Hannah Dirksen of the Cascades fell into the sport of golf – literally.
A competitive figure skater when she was younger, Dirksen was told by doctors that she had to give up the sport or risk permanent damage to her back.
The news was devastating to the then 14-year-old but she hung up the skates and headed to the links and hasn’t looked back since.
“Doctors did a lot of testing on me and I told me I was born with a weakness in my spine,” she said. “That and a stress fracture from all the falling made me stop – I was told if I kept doing figure skating I would paralyze myself.”
She decided to follow in the footsteps of her older sister Kailey Dirksen and pick up a set of clubs.
“I always wanted to the same thing she was doing and she was very successful in golf so I did the same,” she said, laughing. “We’re both very competitive and I kind of wanted to beat her butt a little bit.”
Her father was also a motivating factor and the fact that she lived minutes from the Mission Golf and Country Club helped speed up her learning process with the sport.
“We’ve always had golf in our life and with the Mission course we can just walk there,” she said. “It was the best way for me to develop my game and my dad is friends with everyone there and they were so supportive so it helped.”
She admits that golf can be a frustrating game but it can also be extremely rewarding.
“I get all my anger out on the course,” she said, chuckling. “In figure skating other people are judging what you do but I love how golf is based on your ability alone. I love the challenge of it.”
This year has seen Dirksen step up on the Cascades golf team and put together some impressive rounds. It’s her second year on the team and she’s evolved into a leadership role with the team. Dirksen placed third at the opening tournament in the Okanagan but then had a breakthrough performance on Sept. 20 at the second tournament in Surrey. She placed first, beating out the second place golfer by seven strokes.
“Starting off the year I didn’t play as well as I could have,” she said, of the first tournament. “I felt a lot of pressure but the second week when I won at Northview it boosted my confidence quite a bit and felt more comfortable.”
She continued the momentum with a second place showing in Victoria on Sept. 27 and then capped off the season with in Chilliwack on Oct. 4. The win in Chilliwack clinched Dirksen the Pacwest women’s title. She shot an 83 and 76 to seal the victory.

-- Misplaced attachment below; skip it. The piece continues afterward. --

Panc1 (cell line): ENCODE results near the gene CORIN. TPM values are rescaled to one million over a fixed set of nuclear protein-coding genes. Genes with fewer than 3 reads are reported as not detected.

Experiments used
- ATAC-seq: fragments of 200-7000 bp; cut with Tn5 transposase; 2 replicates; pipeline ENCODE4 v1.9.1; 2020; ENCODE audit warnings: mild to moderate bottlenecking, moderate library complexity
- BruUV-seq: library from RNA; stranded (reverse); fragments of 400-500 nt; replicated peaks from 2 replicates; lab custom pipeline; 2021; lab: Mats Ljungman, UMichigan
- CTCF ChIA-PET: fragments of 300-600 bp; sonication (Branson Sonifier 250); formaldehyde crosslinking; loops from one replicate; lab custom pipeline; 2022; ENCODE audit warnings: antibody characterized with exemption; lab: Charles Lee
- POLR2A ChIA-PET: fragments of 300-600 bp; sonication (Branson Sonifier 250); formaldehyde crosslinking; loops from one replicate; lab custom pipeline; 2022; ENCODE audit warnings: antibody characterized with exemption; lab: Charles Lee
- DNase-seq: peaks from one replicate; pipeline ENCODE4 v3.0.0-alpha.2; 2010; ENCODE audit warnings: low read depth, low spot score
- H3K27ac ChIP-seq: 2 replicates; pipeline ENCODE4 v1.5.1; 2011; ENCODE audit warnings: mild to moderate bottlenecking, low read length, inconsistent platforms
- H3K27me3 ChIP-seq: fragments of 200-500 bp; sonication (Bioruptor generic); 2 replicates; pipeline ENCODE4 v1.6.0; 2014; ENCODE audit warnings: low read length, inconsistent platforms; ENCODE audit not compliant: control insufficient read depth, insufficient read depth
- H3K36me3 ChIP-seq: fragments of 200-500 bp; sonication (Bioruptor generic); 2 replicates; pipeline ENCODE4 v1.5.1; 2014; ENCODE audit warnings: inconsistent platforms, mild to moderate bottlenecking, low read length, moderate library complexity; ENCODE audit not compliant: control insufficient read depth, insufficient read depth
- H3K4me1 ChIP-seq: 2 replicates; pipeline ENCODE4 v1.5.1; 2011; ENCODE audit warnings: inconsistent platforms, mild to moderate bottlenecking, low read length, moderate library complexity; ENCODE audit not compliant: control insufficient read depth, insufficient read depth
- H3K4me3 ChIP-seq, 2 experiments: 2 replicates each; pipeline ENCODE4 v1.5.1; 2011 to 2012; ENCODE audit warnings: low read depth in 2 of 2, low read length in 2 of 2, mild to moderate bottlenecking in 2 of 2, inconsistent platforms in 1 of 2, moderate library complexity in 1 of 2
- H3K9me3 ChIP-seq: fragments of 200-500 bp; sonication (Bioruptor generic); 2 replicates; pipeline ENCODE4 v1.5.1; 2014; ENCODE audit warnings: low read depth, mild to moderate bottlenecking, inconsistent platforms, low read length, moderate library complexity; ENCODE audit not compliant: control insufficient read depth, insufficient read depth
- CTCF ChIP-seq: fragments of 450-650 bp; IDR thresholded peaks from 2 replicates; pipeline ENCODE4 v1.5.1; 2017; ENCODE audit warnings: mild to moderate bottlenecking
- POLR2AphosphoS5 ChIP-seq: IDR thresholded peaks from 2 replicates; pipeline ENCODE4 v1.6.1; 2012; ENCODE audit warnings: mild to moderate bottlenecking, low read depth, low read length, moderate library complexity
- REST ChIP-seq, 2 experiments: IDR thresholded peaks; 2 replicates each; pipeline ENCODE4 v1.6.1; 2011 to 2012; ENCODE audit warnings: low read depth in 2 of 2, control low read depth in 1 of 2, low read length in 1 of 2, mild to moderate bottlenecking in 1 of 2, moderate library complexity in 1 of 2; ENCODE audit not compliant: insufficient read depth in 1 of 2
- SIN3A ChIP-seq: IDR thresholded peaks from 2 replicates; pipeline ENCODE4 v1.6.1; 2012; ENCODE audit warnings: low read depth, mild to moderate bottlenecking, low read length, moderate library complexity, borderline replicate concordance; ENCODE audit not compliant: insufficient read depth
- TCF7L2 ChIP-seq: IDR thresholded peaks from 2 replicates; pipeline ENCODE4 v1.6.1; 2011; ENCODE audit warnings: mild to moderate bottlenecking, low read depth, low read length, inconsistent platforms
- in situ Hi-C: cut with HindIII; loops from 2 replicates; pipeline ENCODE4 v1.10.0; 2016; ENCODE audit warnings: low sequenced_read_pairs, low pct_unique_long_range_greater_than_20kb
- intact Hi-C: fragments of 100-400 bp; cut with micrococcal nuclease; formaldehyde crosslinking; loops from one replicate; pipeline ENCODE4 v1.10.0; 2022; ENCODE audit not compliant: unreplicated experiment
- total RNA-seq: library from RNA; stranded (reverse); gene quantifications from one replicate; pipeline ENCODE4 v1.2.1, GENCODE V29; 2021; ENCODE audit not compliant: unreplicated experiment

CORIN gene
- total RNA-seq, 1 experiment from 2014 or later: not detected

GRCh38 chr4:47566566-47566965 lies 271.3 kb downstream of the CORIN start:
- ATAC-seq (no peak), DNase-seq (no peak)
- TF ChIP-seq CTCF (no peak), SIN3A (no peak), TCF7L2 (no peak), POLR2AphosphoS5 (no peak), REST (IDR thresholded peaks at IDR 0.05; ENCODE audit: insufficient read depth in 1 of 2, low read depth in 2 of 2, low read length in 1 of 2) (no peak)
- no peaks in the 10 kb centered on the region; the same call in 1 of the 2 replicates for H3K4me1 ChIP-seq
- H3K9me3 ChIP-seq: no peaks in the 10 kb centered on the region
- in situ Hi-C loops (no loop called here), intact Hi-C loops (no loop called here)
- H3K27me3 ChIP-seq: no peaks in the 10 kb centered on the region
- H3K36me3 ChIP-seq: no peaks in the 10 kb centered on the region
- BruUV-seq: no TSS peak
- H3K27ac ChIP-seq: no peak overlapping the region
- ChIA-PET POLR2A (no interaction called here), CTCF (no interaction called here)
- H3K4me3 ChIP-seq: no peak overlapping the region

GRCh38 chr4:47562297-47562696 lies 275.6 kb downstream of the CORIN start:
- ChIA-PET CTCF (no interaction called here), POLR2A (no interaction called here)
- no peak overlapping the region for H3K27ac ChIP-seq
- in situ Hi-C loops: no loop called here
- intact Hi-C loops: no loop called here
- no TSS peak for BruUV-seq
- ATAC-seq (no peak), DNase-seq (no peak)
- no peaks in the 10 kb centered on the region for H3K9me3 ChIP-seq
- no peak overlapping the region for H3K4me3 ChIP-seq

“That was my best round of the season,” she said. “I started off a little rough but I pushed hard and buckled down. I couldn’t stop smiling.”
The win sends Dirksen to the CCAA National golf championships, also in Chilliwack from Oct. 13 to 16. She will have home course advantage at the event, which sees some of the best young golfers from all across the country compete.
She said she’s ready to take on some of Canada’s best.
“My confidence heading into (the PacWest finale) was probably at a six, now I feel like I’m at an 11,” she said. “It just gives me so much hope heading into nationals.”
Dirksen said course knowledge and familiarty could help to give her and her teammates an edge.
“Just to know you’re at a course where you know every inch of the golf course, it really drops a lot of the nerves and wondering what you’re heading into for nationals. It’s kind of a relief to be playing at home, and it feels really great.”
“It’s good because we have such a huge advantage,” she said. “We know the course so well and what to expect and what to do when you’re in trouble. I’m out there playing almost everyday. I’d love to win and I know I have the ability do that.”
The 2013 MEI grad still has three years of athletic eligibility left at UFV and said she hops to continue to learn and grow under the Cascades coaching staff.
Both of last year’s champions, the Holland Hurricanes (men) and the Cégep Champlain St. Lawrence Lions (women) – will be returning to nationals to defend their titles.
For more information on the tournament and the team, visit ufvcascades.ca.